his name set on the marks of the bale, or his name was set on

enkidu68

Senior Member
turkish
Hi folks, this is cited from Colonel Jack by Defoe.
My question: should not it be "his name was set on...? or does "set on" have a passive voice also?
Bolds belong to me.

He said he would have accepted my present from me if I had not been under a disaster, but as it was it would be cruel and ungenerous. But I told him he was
obliged to hear my reason for his accepting it. Then I told him that this parcel was made up for him by [his?] name by my wife and I in Virginia, and his name [was?] set on the marks of the bale, and accordingly I showed him the marks, which was indeed on one of the bales, but I had doubled
it now, as above, so that I told him these were his own proper goods
 
  • lingobingo

    Senior Member
    English - England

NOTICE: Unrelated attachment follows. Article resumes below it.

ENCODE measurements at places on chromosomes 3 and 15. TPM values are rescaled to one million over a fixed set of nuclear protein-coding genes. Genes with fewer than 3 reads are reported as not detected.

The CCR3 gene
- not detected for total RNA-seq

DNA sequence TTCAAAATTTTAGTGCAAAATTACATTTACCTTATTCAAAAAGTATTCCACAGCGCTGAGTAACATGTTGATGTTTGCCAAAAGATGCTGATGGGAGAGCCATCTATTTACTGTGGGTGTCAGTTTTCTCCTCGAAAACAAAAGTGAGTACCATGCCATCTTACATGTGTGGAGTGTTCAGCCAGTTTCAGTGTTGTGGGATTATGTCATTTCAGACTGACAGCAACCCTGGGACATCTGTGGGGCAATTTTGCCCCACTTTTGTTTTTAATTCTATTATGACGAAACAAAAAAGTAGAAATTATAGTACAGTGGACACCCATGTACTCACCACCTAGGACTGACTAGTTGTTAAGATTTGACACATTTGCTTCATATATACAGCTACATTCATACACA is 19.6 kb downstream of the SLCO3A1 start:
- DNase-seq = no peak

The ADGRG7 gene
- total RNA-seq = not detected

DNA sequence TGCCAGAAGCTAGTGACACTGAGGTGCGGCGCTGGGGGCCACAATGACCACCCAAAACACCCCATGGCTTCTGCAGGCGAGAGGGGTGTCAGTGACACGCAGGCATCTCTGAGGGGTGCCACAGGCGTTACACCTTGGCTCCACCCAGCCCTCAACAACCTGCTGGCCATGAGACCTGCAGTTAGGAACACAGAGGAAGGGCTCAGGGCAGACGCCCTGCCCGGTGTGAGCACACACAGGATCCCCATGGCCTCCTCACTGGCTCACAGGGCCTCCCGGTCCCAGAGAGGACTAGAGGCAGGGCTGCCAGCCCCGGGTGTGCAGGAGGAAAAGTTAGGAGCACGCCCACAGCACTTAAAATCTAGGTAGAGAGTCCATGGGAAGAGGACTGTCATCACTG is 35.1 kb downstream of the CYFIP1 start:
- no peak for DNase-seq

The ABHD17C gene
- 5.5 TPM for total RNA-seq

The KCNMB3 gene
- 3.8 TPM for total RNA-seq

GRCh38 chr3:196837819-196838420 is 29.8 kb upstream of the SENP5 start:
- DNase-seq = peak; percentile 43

The text is fine without your suggested additions, although they do help explain it.

    “By name” is a common phrase, implying use of the actual name of someone or something in order to be specific.

    We didn’t know who he would choose, but then he asked for me by name.
    The victim was never mentioned by name in the news reports.

    In “The parcel was made up for him … and his name set on the marks of the bale”, the verb was applies to both statements.
     

    PaulQ

    Senior Member
    UK
    English - England
    Then I told him that this parcel was made up for him by name (= created for him with special reference to his name as the person to whom it would be delivered) by my wife and I in Virginia, and among all the markings (= pieces of written information) that were on the bale, his name had been written on the bale also.
     

    lingobingo

    Senior Member
    English - England
    That’s right. On the outside of the bale, his name was specifically given as the recipient, along with whatever other information was required.
     
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